The Life and Legacy of Hadrian, Roman Emperor
Hadrian was one of the most effective and well-known rulers of Rome. Under his rule, the Roman Empire reached its greatest extent. He also initiated many public works and reformed Roman law. Although he was a very capable administrator, he is best known for his building projects, such as the construction of Hadrian’s Wall in Britain.
2. The Early Life of Hadrian
Hadrian was born in Italica in Hispania Baetica (modern Spain) on January 24, 76 AD. His father was a Roman senator and his mother was of Spanish nobility. As a child, he was educated in Rome and Greece. He later served in the army, first as a tribune and then as a legate. In 100 AD, he was elected to the consulate, the highest office in the government.
3. Ascent to the throne
When the Emperor Trajan died in 117 AD, Hadrian succeeded him as emperor. Although he was not related to Trajan, he was adopted by him according to Roman law. This made him the legal heir to the throne.
4. Foreign Policy
Under Hadrian’s rule, the Roman Empire reached its greatest extent. He expanded the empire into new territories such as Britain, Dacia (modern Romania), and Syria. He also built roads and fortifications throughout the empire. To defend against barbarian invasions, he constructed a massive wall across Britain (now known as Hadrian’s Wall).
In Mesopotamia (modern Iraq), he renounced Trajan’s aggressive plans and instead established a defensive border along the Euphrates River. This became known as the Limes Arabicus. To further secure the empire’s eastern frontier, he built a new city at Antioch in Syria (now Antakya in Turkey). This city served as a base for the Roman army and became an important center of trade and culture.
In Africa, Hadrian continued Trajan’s war against the kingdom of Mauretania (modern Morocco). After defeating them in battle, he divided their kingdom into two provinces: Mauretania Tingitana (in Morocco) and Mauretania Caesariensis (in Algeria). To pacify these provinces, he built many public works such as baths and temples. He also sent Roman troops to quell rebellions and build roads across Africa. By the end of his reign, Africa had become one of the most peaceful and prosperous regions of the empire.
5. The Construction of Hadrian’s Wall
One of Hadrian’s most famous building projects was the construction of Hadrian’s Wall across Britain (122-128 AD). This massive fortification ran for 80 miles from coast to coast across northern England, from the North Sea to the Irish Sea. It was built to protect Roman Britain from barbarian invasions from Scotland. The wall was 20 feet high and 8 feet thick, with forts every mile along its length manned by 2000 soldiers each. It is considered one of the greatest engineering feats of ancient times.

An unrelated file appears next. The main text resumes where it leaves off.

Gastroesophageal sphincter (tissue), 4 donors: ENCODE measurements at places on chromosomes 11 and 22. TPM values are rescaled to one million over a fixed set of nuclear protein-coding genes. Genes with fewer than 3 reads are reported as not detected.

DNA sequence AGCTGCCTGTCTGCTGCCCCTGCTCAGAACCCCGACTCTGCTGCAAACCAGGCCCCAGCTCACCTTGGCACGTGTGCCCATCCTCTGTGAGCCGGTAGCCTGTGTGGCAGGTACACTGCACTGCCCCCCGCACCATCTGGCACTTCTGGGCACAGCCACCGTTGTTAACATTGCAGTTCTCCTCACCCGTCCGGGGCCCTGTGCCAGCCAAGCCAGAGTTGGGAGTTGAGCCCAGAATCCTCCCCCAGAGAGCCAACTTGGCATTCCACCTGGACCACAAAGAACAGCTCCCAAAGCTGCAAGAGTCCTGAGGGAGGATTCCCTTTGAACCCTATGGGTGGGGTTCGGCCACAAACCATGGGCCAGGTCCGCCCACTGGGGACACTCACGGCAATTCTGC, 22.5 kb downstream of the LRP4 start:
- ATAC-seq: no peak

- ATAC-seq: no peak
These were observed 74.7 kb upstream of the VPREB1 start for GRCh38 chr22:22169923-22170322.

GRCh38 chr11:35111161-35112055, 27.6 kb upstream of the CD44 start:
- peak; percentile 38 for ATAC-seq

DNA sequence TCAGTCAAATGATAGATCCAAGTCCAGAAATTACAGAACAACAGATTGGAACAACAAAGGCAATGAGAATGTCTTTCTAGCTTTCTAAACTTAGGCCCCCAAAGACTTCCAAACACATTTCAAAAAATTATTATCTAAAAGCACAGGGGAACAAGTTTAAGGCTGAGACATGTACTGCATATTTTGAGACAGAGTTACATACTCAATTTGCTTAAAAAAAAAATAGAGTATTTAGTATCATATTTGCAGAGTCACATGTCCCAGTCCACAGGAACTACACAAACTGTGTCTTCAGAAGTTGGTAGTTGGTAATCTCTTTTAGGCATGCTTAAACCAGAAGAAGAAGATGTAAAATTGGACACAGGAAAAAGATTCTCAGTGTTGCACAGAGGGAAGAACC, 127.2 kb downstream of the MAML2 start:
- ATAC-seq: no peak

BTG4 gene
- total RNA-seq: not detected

To govern such a large empire, Hadrian needed an effective administration system. He divided the empire into provinces each ruled by a governor appointed by him. These governors were responsible for maintaining order and collecting taxes. They were also required to send reports back to Rome on their activities each year. To help them govern, Hadrian also established a corps of bureaucrats called the Imperial Court. This group helped the governors with their administrative duties and acted as advisers to the emperor.
7. Internal Policy
In addition to his foreign policy achievements, Hadrian also reformed Roman law and initiated many public works projects. He codified Roman law into the Twelve Tables, which were carved on stone and displayed in the Forum for all to see. This helped to ensure that everyone knew the law and that it was applied equally. He also built many public works such as roads, bridges, aqueducts, baths, and temples. These projects improved the infrastructure of the empire and enhanced the quality of life of its citizens.
8. Decline and Death
Toward the end of his life, Hadrian became increasingly depressed and reclusive. In 138 AD, he adopted Antoninus Pius as his heir, making him the next emperor of Rome. On July 10, 138 AD, Hadrian died at his villa in Baiae at the age of 62. He was buried in Rome near the site of his mausoleum, which is now known as the Castel Sant’Angelo.
Hadrian was one of Rome’s most effective and well-known rulers. He expanded the empire into new territories and initiated many public works projects. He also reformed Roman law and administration. Although he ruled for only 21 years, his legacy has lasted for centuries.
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